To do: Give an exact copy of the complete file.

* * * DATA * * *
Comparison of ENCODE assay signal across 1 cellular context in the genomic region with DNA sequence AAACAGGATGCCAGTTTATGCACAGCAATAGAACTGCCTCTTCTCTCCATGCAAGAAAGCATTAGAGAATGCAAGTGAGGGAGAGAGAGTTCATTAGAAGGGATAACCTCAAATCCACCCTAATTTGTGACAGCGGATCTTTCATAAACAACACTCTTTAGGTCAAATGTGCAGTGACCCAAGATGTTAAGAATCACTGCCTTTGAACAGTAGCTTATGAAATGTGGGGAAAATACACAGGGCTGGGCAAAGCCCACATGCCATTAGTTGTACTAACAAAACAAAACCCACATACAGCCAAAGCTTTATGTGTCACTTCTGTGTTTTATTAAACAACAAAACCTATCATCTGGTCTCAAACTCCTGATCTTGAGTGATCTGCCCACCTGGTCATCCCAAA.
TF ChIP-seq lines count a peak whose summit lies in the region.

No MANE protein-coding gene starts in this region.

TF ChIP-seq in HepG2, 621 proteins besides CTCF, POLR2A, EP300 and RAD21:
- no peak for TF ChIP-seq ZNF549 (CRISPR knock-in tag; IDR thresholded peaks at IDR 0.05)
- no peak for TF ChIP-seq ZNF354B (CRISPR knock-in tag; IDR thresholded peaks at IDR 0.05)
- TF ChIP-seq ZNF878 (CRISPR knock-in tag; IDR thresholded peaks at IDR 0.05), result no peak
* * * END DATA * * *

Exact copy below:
Comparison of ENCODE assay signal across 1 cellular context in the genomic region with DNA sequence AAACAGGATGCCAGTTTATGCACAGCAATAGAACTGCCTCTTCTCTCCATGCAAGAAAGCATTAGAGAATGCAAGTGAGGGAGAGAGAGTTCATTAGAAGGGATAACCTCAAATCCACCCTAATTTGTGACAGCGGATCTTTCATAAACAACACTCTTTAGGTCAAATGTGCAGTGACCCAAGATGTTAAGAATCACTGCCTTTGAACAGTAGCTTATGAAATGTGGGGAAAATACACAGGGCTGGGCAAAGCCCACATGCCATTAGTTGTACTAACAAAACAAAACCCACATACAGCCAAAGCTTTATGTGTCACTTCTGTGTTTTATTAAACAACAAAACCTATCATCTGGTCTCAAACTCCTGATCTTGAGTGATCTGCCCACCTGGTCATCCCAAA.
TF ChIP-seq lines count a peak whose summit lies in the region.

No MANE protein-coding gene starts in this region.

TF ChIP-seq in HepG2, 621 proteins besides CTCF, POLR2A, EP300 and RAD21:
- no peak for TF ChIP-seq ZNF549 (CRISPR knock-in tag; IDR thresholded peaks at IDR 0.05)
- no peak for TF ChIP-seq ZNF354B (CRISPR knock-in tag; IDR thresholded peaks at IDR 0.05)
- TF ChIP-seq ZNF878 (CRISPR knock-in tag; IDR thresholded peaks at IDR 0.05), result no peak